Okay, so this one does make me a little bit sad because I did not know that Carrie Fisher suffered from Bipolar Disorder until after she died. I also did not know what a huge advocate of the mental health community she was until after her death. So technically, I did not become such a huge fan of her until after her death but even so, Carrie Fisher was such a freaking badass during her life, she knew how to be a great role model, whether in the acting world or in the mental health world. All in all, Fisher was unashamed to be who she truly was and in that, demonstrates someone I want to be in life.


7) J.K. Rowling

Same thing with Demi Lovato, if you know me and love me, you know I love J.K. Rowling and "Harry Potter". This incredible Queen of Literature may suffer from Depression, but by God, I am so glad that she is surviving through it. Many of you may not realize, but "Harry Potter" was very important to me as well as another entire generation of kids; A generation who grew up dying for the next book and dreaming about how awesome the movies were going to be. An entire generation that was basically the startup for all fanfiction, this woman helped raise a whole generation of kids who practically cried a river of tears when they first visited Harry Potter World and tasted that godly butterbeer. This was an entire generation that learned about racism, death, bullies, war, monsters (real ones, and the human ones), friendship, real magic and the power of true, inconceivable love.

An entire generation that was saved by this brilliant woman and her brilliant gift.



This message may never reach these people that I aspire to be, but thank you for everything you have given me. Without you, I don't think my life would be so worth fighting for. You have given me the hope, inspiration, perspective, love, strength and the magic, to overcome my illness and to keep going.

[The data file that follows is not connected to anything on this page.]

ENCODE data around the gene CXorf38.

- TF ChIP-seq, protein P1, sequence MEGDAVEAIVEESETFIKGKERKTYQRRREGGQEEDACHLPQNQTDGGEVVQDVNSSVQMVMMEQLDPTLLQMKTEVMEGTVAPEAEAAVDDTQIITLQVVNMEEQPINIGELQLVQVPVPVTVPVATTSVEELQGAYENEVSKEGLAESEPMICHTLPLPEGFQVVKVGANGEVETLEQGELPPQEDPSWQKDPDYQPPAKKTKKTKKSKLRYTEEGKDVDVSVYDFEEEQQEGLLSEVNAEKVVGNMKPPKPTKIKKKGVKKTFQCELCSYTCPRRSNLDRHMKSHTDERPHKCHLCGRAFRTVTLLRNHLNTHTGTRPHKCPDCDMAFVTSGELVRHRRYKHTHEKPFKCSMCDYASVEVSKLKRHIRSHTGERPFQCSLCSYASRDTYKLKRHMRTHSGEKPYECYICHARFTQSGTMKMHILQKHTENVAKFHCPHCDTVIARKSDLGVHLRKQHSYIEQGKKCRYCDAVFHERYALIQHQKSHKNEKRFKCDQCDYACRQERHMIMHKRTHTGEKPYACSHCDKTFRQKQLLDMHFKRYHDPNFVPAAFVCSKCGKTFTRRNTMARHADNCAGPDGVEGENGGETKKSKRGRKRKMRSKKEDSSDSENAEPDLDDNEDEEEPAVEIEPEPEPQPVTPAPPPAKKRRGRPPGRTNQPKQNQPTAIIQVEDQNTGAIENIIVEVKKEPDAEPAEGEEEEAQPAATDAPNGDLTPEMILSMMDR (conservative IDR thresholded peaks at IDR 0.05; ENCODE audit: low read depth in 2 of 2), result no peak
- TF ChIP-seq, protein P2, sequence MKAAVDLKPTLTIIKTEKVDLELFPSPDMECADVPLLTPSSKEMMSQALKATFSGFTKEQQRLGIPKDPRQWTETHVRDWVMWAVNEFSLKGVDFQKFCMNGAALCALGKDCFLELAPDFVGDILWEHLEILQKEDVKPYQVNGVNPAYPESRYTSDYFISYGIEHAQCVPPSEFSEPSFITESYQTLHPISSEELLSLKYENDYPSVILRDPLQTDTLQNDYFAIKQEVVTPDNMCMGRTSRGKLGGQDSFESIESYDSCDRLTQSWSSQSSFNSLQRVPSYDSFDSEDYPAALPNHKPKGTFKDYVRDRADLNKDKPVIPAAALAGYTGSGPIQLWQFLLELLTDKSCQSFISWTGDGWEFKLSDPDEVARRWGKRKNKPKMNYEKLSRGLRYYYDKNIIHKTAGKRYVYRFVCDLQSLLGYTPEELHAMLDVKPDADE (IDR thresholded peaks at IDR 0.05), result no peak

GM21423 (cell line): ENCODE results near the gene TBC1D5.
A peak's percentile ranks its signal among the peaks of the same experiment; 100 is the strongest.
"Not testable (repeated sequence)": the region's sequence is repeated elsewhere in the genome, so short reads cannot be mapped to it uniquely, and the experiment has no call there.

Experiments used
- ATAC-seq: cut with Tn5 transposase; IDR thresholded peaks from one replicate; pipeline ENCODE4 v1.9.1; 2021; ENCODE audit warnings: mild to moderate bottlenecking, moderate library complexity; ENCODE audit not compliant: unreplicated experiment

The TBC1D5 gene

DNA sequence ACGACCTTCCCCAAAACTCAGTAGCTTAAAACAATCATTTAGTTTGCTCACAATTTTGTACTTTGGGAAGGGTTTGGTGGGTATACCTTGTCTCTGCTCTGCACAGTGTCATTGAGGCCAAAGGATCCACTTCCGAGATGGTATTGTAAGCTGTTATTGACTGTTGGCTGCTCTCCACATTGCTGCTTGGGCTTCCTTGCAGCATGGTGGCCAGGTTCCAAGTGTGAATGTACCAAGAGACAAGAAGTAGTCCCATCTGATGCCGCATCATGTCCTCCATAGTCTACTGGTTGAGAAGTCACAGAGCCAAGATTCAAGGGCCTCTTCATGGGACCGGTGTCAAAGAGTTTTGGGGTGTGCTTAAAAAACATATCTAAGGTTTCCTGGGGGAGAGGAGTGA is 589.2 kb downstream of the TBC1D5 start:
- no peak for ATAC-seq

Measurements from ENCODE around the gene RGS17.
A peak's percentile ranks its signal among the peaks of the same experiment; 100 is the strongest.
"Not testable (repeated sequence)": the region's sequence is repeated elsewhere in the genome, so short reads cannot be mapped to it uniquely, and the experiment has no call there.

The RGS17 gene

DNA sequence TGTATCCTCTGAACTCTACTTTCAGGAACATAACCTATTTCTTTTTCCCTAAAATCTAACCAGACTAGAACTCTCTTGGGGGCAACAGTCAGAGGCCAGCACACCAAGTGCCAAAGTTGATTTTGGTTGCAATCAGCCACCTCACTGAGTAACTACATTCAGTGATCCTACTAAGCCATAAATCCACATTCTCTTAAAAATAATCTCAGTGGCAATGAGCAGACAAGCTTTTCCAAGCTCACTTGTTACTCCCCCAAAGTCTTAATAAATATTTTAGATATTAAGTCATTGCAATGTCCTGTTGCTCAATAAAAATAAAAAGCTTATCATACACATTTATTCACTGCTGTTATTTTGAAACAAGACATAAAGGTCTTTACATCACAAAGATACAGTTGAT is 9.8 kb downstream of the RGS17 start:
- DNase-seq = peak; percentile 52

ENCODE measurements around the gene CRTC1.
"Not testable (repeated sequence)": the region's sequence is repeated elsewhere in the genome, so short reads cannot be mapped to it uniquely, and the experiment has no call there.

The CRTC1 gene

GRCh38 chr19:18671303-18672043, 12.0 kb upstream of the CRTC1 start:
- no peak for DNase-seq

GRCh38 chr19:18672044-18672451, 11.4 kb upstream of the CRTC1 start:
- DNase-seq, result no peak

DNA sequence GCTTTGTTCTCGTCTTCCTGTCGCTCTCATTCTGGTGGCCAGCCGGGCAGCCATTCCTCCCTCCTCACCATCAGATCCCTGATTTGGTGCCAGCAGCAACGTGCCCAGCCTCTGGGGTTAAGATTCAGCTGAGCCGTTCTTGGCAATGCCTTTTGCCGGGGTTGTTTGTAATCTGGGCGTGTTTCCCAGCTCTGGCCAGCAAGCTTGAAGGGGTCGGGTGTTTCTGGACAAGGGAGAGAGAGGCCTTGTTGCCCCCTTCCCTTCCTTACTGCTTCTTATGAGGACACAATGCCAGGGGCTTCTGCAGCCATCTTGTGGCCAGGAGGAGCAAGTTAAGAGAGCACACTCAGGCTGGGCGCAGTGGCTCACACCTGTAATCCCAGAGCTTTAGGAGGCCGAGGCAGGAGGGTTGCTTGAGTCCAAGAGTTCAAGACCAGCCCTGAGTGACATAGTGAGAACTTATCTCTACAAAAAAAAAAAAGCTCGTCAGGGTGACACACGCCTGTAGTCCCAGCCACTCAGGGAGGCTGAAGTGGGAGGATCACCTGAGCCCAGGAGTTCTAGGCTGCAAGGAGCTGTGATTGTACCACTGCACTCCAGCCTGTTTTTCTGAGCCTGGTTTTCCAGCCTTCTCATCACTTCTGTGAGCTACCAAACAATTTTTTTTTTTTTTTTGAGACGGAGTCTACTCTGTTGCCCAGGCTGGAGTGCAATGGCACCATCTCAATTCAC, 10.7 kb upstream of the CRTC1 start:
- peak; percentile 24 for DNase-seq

Cover Image Credit: Insp

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To The Person Who Feels Suicidal But Doesn't Want To Die

Suicidal thoughts are not black and white.
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Everyone assumes that if you have suicidal thoughts that means you want to die.

Suicidal thoughts are thought of in such black and white terms. Either you have suicidal thoughts and you want to die, or you don't have suicidal thoughts and you want to live. What most people don't understand is there are some stuck in the gray area of those two statements, I for one am one of them.

I've had suicidal thoughts since I was a kid.

My first recollection of it was when I came home after school one day and got in trouble; and while I was just sitting in the dining room I kept thinking, “I wonder what it would be like to take a knife from the kitchen and just shove it into my stomach." I didn't want to die, or even hurt myself for that matter. But those thoughts haven't stopped since.

I've thought about going into the bathroom and taking every single pill I could find and just drifting to sleep and never waking back up, I've thought about hurting myself to take the pain away, just a few days ago on my way to work I thought about driving my car straight into a tree. But I didn't. Why? Because even though that urge was so strong, I didn't want to die. I still don't, I don't want my life to end.

I don't think I've ever told anyone about these feelings. I don't want others to worry because the first thing anyone thinks when you tell them you have thoughts about hurting or killing yourself is that you're absolutely going to do it and they begin to panic. Yes, I have suicidal thoughts, but I don't want to die.

It's a confusing feeling, it's a scary feeling.

When the depression takes over you feel like you aren't in control. It's like you're drowning.

Every bad memory, every single thing that hurt you, every bad thing you've ever done comes back and grabs you by the ankle and drags you back under the water just as you're about the reach the surface. It's suffocating and not being able to do anything about it.

The hardest part is you never know when these thoughts are going to come. Some days you're just so happy and can't believe how good your life is, and the very next day you could be alone in a dark room unable to see because of the tears welling up in your eyes and thinking you'd be better off dead. You feel alone, you feel like a burden to everyone around you, you feel like the world would be better off without you. I wish it was something I could just turn off but I can't, no matter how hard I try.

These feelings come in waves.